Members of the Harvard Union of Clerical Workers demonstrated in the yard and outside of the science center early Wednesday afternoon at a Halloween-themed event that was designed to inform students and other community members about the union’s ongoing contract negotiations with the University, according to participants.
Around 30 workers, union officers, and supporters dressed in Halloween costumes stood in two groups, one along the pathway through the construction site outside the science center, and one inside the yard near its entrance next to Dudley House. Each group held a series of signs, the first of which read, “Harvard is investing in great things!” The next few listed some of the University’s ongoing projects, such as Harvard and MIT’s online education venture EdX and development in Allston. The last two signs read, “But isn’t Harvard forgetting something,” and, “Invest in staff—we make Harvard great!”
“The community needs to know where the University is investing its money,” said Rachel R. School, a union organizer who was at the event. “We can’t grow the University in buildings and structures without staffing them appropriately.”
The union and University, who have been negotiating since early April, were scheduled to ratify a new contract on July 1, but negotiators have still not reached an agreement. Particularly contentious issues include the size of a salary increase and health care, and the conversation surrounding them, at least in public, has centered around a disagreement over the financial health of the University and thus its capacity to pay for workers salaries and benefits.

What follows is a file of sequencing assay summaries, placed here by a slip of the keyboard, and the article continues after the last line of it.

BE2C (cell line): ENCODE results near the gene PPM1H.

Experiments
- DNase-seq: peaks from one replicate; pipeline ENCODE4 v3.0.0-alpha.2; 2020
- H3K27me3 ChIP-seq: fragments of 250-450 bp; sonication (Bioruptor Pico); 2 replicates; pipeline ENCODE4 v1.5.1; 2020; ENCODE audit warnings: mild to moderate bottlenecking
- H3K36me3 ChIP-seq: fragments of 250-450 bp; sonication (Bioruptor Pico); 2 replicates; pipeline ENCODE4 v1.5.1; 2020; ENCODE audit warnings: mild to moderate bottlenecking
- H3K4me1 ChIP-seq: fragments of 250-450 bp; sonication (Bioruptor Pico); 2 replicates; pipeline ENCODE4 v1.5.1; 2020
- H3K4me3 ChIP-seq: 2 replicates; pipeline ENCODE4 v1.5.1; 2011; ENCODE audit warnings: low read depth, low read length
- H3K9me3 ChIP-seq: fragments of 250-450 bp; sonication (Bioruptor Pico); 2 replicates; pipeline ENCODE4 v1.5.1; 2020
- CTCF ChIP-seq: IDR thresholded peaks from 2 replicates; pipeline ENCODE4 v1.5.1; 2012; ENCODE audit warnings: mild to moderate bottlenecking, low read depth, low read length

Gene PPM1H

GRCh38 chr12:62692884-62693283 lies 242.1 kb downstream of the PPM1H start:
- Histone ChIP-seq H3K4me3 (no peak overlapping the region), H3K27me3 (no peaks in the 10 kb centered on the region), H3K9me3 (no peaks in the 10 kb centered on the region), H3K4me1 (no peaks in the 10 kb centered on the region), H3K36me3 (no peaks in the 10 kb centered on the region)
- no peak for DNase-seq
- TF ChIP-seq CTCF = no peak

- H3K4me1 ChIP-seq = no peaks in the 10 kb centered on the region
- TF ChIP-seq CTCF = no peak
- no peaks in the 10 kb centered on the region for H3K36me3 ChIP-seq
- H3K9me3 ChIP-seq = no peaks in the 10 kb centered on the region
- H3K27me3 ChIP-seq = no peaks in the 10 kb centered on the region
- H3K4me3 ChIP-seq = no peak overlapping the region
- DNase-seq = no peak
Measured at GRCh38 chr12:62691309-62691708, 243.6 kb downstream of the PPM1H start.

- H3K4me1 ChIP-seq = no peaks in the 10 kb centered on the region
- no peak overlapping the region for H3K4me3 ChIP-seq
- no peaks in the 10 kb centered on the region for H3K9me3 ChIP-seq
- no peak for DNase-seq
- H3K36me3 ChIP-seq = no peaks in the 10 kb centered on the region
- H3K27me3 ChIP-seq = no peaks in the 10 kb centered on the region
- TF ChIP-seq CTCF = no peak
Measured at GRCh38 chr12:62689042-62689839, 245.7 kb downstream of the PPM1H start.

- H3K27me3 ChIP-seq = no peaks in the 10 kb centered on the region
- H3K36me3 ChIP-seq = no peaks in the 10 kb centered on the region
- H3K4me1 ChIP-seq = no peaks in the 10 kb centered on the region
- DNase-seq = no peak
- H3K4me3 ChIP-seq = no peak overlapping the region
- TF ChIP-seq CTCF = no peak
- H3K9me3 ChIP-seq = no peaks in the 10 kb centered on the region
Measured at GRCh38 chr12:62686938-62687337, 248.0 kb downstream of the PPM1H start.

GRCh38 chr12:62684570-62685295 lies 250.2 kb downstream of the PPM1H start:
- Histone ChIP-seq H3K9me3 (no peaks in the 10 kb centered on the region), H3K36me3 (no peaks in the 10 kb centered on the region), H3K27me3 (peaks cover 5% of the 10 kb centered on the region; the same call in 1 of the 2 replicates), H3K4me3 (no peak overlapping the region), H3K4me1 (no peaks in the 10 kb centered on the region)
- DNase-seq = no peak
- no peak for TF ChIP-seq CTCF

Harvard Labor Relations Director Bill Murphy spoke with the Harvard Gazette, a University publication, in mid-October about the negotiations and said that the salary increases that the University was offering were fair.
“It’s important to note that we’re not pointing to the current economic climate and making an argument to reduce or suppress wages,” Murphy told the Gazette. “What we’re offering is competitive, no matter how you look at it.”
Margaret Moore de Chicojay, a program manager at the Graduate School of Design who was at the event, said that the event focused on the the University “exuberant and expansive spending, which we’re highlighting because it’s in direct contract to what the University is telling us [in negotiations].”
She added that Wednesday’s event might help people unfamiliar with the union’s situation become more knowledgeable.
“Folks tend to not think about these sorts of issues,” Moore de Chicojay said. “And obviously the goofy costumes are because it’s Halloween.”
HUCTW Director Bill Jaeger said that he thought the event was a success.
“We had a lot of fun,” Jaeger said. “It’s been a grueling negotiations, so it’s nice to have a chance to do something that’s a little bit more relaxed...It was a good, lighthearted way to connect with students.”
—Staff writer Samuel Y. Weinstock can be reached at email@example.com.